Second, I decide whether the comment should be forwarded to the appropriate program and journalist, and whether it is on an "fyi" basis, or whether it requires a response to the listener. As ombudsman, I have both the freedom and responsibility to make that judgment. Complaints that get the quickest response are those that are specific. General complaints about bias may be heartfelt, but are harder to handle. E-mails that are unsigned or that impugn an NPR employee will be deleted. Likewise, e-mails as part of a write-in campaign initiated by bloggers or advocacy groups will be noted, but unless they are specific, will not be answered either.
Third, if the complaint requires a response, the complainant is told that he or she should hear back from the journalist involved within a few days. The listener is advised to please let me know if the response is insufficient, and I will look further into the matter. I estimate that in 90 percent of all cases, the answer received by the listener from the journalist is satisfactory. The complainant may not be completely happy, but there is a shared understanding of what the journalist was trying to do and, for the most part, that is acceptable for the listener who filed the complaint.
Finally, if the listener is still unhappy with the response, I will investigate some more. The results are sent to the complainant, the journalist and to NPR management. Any changes that may result from the investigation are up to management to implement.
Some of the issues and investigations are included in my weekly online column. I've collected a number that look into a few of the more interesting complaints from listeners.
Does an Ombudsman Do Any Good?
Listeners tell me they think an ombudsman is good for NPR and for the news media in general (even if they don't always agree with NPR or with me). If the volume of e-mails is any indication, (more than 40,000 in 2005), the concept of using the Ombudsman as a path into NPR seems to be well established now.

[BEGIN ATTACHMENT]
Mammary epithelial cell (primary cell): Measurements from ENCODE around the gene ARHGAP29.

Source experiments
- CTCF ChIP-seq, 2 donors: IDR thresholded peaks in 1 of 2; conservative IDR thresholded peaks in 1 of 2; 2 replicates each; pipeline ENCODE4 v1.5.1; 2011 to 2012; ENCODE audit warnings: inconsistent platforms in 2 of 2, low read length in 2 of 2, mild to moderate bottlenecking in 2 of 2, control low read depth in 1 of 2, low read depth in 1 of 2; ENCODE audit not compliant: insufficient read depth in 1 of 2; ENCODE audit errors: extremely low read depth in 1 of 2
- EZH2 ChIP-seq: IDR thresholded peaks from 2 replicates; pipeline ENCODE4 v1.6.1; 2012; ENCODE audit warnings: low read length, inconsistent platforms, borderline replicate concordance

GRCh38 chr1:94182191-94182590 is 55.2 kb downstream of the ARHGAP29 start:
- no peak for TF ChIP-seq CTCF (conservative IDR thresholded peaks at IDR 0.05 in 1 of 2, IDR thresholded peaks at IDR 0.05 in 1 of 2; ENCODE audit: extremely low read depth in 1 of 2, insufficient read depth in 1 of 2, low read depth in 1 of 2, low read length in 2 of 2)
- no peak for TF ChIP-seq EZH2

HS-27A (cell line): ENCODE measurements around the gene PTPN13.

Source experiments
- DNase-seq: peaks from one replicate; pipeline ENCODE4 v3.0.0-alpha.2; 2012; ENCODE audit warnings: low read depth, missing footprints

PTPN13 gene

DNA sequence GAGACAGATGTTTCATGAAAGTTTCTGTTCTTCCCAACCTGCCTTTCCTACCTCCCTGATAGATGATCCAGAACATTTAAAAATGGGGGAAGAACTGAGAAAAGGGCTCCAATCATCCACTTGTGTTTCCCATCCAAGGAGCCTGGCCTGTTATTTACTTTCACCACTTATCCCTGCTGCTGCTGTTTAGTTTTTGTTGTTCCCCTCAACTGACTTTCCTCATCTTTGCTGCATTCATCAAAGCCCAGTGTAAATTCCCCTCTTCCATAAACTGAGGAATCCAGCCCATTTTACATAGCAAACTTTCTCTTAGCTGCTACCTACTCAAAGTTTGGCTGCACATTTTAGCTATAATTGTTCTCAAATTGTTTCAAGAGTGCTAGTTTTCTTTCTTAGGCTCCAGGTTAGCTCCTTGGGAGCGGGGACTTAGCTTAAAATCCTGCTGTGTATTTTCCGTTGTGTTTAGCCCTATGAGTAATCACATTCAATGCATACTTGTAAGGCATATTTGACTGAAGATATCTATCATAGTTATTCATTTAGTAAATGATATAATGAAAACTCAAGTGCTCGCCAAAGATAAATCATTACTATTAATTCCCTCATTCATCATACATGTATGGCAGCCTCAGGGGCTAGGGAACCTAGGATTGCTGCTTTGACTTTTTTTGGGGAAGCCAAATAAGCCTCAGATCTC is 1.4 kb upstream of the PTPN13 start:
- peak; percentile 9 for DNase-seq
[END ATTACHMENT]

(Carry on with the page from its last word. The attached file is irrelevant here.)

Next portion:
It is also well established among the NPR journalists and managers. They are always (well, almost always) very forthcoming and open about answering any and all e-mails I send their way. I appreciate their patience and forbearance with my hectoring.
Some Other Questions from Listeners
• Does having an ombudsman always make for a guarantee of good journalism?
Even though there are more ombudsmen at more newspapers and broadcasters than ever before, there have also been more high-profile journalistic scandals as of late. NPR has avoided the fate of our colleagues at other news organizations. But an ombudsman is not a talisman, warding away the evils of plagiarism and other acts of journalistic impiety. To believe otherwise would be to engage in wishful thinking. Listeners tell me that as bad as the state of journalism appears to be, it could always be worse. Ombudsmen can act as a journalistic prophylaxis. But ombudsmen are no cure. However, their presence indicates that a news organization is prepared to take its obligations of public trust and accountability extremely seriously.
• How independent can an ombudsman be who is paid by his/her own news organization?
Until there is some disinterested party who is willing to pay, all news ombudsmen are obliged to receive their paychecks from their newspapers or broadcasters. The onus is on the ombudsman to prove to the listeners that he/she can still be equal opportunity shin-kicker — going after the journalists, the management and occasionally the listeners, as appropriate, even though we take the King's shilling.
• Speaking of shilling, can ombudsmen avoid the appearance of engaging in public relations for their news organizations?
At NPR, the ombudsman is apart from management, so I am under no obligation to defend the company as would others in management. I have made no secret of the fact that I admire NPR's journalism enormously, but it's not a case of "my news organization, right or wrong." My primary obligation remains to you, the listeners.